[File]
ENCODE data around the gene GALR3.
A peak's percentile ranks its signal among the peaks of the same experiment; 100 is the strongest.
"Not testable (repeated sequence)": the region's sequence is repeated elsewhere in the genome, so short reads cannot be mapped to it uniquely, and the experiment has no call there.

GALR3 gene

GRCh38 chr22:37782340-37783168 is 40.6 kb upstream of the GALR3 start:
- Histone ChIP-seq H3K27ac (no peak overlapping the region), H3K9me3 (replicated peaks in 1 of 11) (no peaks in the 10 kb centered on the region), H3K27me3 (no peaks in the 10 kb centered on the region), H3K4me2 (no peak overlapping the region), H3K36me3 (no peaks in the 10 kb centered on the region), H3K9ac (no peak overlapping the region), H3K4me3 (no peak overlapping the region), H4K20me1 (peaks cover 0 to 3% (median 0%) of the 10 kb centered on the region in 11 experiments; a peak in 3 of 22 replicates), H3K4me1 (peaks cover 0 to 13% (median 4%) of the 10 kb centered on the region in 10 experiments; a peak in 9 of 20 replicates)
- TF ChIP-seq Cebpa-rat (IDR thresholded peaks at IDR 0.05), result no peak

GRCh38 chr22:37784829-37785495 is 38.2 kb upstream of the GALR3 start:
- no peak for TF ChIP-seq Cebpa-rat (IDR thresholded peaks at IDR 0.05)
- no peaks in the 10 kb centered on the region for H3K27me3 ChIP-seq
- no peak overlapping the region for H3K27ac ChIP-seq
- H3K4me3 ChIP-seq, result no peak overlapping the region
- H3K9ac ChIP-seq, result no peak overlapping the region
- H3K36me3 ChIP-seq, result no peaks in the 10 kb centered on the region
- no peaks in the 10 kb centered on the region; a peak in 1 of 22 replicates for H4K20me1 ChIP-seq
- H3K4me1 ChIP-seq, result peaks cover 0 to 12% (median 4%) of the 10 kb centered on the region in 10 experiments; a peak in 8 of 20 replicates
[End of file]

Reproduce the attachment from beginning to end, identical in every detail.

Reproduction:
ENCODE data around the gene GALR3.
A peak's percentile ranks its signal among the peaks of the same experiment; 100 is the strongest.
"Not testable (repeated sequence)": the region's sequence is repeated elsewhere in the genome, so short reads cannot be mapped to it uniquely, and the experiment has no call there.

GALR3 gene

GRCh38 chr22:37782340-37783168 is 40.6 kb upstream of the GALR3 start:
- Histone ChIP-seq H3K27ac (no peak overlapping the region), H3K9me3 (replicated peaks in 1 of 11) (no peaks in the 10 kb centered on the region), H3K27me3 (no peaks in the 10 kb centered on the region), H3K4me2 (no peak overlapping the region), H3K36me3 (no peaks in the 10 kb centered on the region), H3K9ac (no peak overlapping the region), H3K4me3 (no peak overlapping the region), H4K20me1 (peaks cover 0 to 3% (median 0%) of the 10 kb centered on the region in 11 experiments; a peak in 3 of 22 replicates), H3K4me1 (peaks cover 0 to 13% (median 4%) of the 10 kb centered on the region in 10 experiments; a peak in 9 of 20 replicates)
- TF ChIP-seq Cebpa-rat (IDR thresholded peaks at IDR 0.05), result no peak

GRCh38 chr22:37784829-37785495 is 38.2 kb upstream of the GALR3 start:
- no peak for TF ChIP-seq Cebpa-rat (IDR thresholded peaks at IDR 0.05)
- no peaks in the 10 kb centered on the region for H3K27me3 ChIP-seq
- no peak overlapping the region for H3K27ac ChIP-seq
- H3K4me3 ChIP-seq, result no peak overlapping the region
- H3K9ac ChIP-seq, result no peak overlapping the region
- H3K36me3 ChIP-seq, result no peaks in the 10 kb centered on the region
- no peaks in the 10 kb centered on the region; a peak in 1 of 22 replicates for H4K20me1 ChIP-seq
- H3K4me1 ChIP-seq, result peaks cover 0 to 12% (median 4%) of the 10 kb centered on the region in 10 experiments; a peak in 8 of 20 replicates